A metric is just a function. To offer BI users the flexibility I want, it should be very easy to use these functions as inputs into other, custom functions. I.e., I’m talking about something with the flexibility of a stripped down Excel, although the UI would be more like that for a rules engine. And if you think about it, that’s exactly the same functionality needed to personalize your alerts and weed out false positives.

One last point – what I’m calling for could greatly increase the BI performance burden, perhaps even by three orders of magnitude. Well, that’s what we have all this great new super price-performance analytic database technology for. And anyhow the throughput hit won’t come overnight. It will be interesting to see where the boundaries end up between DBMS and inside-the-BI-tool analytic processing. But overall, the analytic DBMS industry – and the hardware vendors backing them up – should be able to handle anything the BI vendors throw at them.

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Comments

7 Responses to “False-positive alerts, non-collaborative BI, inaccurate metrics, and what to do about them”

  1. Justin Hyde on July 26th, 2010 3:52 am

    Good article. I’d suggest that the metrics must be dimensional and might be thought of as services, i.e. Can be subscribed to to create derived metrics. This metric engine / designer would require that the 3 bi tools: etl, query, report, are merged into a single tool as the usage of the metric might dictate that it needed to be precalculated during the equivalent of the etl run.

  2. Curt Monash on July 26th, 2010 4:30 am

    Justin,

    I’d say the server side model is probably the BI tool knows how to do everything itself, but can also delegate to DBMS and/or ETL when that makes sense. This could mean a whole new level of cooperation between BI and DBMS technology.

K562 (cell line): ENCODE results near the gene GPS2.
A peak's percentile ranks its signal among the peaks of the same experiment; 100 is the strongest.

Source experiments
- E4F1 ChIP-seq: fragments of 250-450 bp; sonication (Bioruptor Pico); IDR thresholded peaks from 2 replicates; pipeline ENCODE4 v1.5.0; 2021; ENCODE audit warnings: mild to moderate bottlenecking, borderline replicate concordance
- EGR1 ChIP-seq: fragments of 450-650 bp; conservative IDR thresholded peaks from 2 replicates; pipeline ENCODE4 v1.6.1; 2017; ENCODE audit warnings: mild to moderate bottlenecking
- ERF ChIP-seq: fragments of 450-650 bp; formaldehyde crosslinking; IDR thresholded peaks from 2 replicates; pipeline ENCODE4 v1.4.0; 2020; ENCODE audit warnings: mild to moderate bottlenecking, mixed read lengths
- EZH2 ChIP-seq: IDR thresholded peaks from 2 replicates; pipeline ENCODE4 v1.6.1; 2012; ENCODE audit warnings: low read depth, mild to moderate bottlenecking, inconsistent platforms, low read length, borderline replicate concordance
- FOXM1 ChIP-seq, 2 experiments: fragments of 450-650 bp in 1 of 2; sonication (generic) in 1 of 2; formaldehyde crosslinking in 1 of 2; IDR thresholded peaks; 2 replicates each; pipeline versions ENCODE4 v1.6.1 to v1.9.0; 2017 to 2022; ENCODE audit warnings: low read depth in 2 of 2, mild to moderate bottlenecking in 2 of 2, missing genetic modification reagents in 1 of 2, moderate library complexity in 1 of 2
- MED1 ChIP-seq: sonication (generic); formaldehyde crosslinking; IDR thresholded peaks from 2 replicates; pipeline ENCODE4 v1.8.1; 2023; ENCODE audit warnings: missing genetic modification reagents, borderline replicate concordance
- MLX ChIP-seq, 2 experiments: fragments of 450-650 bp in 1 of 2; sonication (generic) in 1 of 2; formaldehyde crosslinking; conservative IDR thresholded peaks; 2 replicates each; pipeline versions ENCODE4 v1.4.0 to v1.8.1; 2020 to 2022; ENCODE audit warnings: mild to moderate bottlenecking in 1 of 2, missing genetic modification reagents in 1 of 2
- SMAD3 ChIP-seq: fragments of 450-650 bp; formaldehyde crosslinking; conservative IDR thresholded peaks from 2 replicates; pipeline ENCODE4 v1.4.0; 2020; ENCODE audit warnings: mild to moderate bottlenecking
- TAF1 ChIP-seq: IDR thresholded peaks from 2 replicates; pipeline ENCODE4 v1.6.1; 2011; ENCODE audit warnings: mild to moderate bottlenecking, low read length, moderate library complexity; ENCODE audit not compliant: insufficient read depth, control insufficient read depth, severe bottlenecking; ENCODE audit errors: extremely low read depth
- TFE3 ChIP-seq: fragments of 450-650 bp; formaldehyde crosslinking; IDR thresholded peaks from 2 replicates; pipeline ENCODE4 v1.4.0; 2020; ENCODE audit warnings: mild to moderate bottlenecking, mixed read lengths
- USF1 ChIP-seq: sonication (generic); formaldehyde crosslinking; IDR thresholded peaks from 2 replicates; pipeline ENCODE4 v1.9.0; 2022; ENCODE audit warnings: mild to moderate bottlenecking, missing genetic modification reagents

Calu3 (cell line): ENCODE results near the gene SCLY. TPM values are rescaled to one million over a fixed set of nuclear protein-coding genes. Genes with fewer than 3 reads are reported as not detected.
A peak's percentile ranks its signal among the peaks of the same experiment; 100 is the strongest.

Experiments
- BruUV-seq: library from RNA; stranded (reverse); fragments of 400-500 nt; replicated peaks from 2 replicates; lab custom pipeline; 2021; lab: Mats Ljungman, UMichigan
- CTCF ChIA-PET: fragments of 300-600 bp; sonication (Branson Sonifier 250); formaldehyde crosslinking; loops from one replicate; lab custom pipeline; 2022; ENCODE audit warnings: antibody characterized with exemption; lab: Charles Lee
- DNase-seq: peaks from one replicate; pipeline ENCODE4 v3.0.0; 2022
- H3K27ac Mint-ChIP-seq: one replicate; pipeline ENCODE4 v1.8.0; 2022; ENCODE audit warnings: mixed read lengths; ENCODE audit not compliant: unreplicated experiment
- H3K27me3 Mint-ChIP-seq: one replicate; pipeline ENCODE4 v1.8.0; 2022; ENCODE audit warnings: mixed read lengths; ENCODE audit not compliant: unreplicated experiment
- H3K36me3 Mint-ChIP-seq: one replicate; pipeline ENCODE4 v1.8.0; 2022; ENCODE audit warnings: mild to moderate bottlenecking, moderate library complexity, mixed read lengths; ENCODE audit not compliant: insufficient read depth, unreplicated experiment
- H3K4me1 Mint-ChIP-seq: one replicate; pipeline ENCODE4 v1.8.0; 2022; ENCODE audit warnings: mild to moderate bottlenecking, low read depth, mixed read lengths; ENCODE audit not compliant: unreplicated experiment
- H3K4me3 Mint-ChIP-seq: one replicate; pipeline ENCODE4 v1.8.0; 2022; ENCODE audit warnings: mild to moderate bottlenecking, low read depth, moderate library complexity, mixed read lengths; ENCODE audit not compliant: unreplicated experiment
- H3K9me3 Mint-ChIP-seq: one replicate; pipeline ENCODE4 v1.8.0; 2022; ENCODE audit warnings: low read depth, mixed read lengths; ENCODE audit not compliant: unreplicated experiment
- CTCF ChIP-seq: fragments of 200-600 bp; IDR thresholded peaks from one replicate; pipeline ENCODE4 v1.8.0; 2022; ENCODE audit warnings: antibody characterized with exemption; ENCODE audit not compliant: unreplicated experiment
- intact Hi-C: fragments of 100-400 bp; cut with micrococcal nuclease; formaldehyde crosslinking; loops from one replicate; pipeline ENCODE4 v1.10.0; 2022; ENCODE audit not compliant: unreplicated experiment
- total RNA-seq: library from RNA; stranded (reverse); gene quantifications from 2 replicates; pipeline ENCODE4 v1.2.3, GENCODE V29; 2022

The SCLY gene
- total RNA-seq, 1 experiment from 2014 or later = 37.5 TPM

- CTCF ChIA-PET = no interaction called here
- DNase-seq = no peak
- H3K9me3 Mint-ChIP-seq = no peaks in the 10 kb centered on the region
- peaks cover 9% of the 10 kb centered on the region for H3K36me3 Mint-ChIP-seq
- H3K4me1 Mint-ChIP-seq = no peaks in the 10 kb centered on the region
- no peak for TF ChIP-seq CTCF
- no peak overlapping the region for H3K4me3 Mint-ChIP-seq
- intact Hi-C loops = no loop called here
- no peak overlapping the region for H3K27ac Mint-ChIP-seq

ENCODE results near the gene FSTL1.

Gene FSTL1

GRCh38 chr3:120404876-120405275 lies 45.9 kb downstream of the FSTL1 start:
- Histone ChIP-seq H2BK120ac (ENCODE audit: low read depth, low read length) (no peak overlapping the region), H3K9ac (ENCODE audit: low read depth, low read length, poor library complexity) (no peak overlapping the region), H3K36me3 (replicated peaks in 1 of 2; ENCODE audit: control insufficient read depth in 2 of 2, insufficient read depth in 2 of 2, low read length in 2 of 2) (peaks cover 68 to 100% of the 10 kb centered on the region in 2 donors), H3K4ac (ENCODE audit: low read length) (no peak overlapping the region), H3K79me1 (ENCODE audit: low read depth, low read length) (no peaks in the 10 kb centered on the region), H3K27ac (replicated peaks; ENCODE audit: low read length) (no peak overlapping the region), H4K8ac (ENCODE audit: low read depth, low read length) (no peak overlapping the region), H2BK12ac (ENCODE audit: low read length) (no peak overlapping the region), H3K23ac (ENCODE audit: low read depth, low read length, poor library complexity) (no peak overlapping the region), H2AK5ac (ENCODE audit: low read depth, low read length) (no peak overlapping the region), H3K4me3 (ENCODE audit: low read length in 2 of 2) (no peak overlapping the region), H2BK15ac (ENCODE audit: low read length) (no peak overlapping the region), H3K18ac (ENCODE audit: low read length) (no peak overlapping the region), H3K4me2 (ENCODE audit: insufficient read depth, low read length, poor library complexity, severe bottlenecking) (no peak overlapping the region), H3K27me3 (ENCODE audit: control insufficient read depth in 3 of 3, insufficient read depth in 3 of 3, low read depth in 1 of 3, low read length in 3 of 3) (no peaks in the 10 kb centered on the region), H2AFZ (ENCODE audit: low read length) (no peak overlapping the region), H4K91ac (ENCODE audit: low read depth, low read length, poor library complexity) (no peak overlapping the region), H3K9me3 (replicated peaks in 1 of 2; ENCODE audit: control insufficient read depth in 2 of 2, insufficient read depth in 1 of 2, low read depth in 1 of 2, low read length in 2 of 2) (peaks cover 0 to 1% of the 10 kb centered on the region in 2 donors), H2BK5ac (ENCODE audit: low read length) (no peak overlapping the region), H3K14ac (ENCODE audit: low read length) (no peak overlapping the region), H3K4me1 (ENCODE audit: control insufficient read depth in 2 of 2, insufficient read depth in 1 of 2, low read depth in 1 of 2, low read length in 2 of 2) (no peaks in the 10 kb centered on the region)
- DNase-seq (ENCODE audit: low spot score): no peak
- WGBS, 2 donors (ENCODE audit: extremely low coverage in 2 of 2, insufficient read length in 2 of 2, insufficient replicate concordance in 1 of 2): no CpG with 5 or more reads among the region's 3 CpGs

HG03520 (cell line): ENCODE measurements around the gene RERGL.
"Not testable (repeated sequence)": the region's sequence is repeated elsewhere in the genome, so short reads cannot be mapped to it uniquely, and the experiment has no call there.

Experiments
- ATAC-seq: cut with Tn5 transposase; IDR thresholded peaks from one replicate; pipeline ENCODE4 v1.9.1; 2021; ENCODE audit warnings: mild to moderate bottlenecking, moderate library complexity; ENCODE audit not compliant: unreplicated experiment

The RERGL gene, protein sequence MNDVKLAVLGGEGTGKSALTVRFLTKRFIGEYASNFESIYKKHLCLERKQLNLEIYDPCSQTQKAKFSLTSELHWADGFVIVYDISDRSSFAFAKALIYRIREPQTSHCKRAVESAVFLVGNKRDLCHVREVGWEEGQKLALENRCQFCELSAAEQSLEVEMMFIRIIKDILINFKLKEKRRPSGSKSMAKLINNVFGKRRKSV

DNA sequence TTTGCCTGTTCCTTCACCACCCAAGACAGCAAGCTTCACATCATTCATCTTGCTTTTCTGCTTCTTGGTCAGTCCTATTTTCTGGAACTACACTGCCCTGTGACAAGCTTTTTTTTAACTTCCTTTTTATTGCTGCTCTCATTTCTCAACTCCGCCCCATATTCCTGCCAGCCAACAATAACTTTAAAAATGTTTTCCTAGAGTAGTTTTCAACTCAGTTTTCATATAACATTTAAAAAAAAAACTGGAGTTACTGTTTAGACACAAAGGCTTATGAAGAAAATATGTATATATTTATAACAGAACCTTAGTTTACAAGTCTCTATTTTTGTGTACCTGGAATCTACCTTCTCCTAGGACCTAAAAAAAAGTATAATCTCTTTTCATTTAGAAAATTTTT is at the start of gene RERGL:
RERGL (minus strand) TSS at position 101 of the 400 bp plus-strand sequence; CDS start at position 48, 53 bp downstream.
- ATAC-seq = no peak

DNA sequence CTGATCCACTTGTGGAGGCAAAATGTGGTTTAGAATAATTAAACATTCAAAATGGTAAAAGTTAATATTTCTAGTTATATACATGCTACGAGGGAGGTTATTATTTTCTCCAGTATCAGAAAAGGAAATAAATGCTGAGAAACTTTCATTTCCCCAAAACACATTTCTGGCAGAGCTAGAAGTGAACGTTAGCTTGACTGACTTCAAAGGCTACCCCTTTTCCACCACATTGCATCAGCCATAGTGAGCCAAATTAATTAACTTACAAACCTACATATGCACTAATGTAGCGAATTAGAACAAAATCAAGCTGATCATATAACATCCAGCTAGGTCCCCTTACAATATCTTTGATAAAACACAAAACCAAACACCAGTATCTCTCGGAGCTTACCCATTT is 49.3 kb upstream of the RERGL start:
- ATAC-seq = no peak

Naturally, they’d be more prone to do this with DBMS vendors that:

    A. They own
    B. Have high market ahare

    all else being equal – not that all else would be equal …

  3. Wayne Eckerson on July 26th, 2010 10:05 am

    The best way to control false positives is to allow end-users to set the alert thresholds themselves. That’s a better adaptive system than any artificial intelligence-based system can deliver.

    In terms of metrics, you need standard metrics so everyone knows what’s going on (e.g. customer profitability) and you don’t have a tower of Babel. But around the metrics (and even within them), power users should be able to explore the business activity behind the metrics to see what new information and insights they can glean.

    So metrics are for casual users and running the business; explorative analytics is for power users to seek insights or clarification around the metrics. These are wholly compatible.

    One thing you don’t want to do is create multiple versions of metrics for enterprise consumption…. chaos.

  4. Curt Monash on July 26th, 2010 10:17 am

    Wayne,

    But it’s not necessarily as simple as a threshold. A compound expression/condition/test may be what’s needed to avert false positives.

    As for preventing people from ever discussing alternate forms of metrics with each other — that’s way too Big Brotherish for my tastes …

  5. John M. Wildenthal on July 26th, 2010 4:38 pm

    The plurality of definitions makes me think of Chorus’ support for multiple marts. Is this sort of functionality part of what Greenplum is targeting? Each group getting to define its metrics differently in its own virtual mart and still access the official definition as well?

  6. Curt Monash on July 26th, 2010 9:15 pm

    John,

    I’m thinking of something much more granular than that. Chorus can be restricted to the model Wayne was suggesting — let your specialists do a better job of considering alternate possibilities. I want line managers to be allowed to think for themselves as well.

  7. Confluence: Analysis (Business Intelligence) on October 24th, 2011 8:44 pm

    Monitoring…

    Goals P1 Collect status and alerts from multiple source systems (tickers, data quality, automation,etc.) in one place and know whether a part of the system is broken sooner. Institute a better way to communicate such issues,……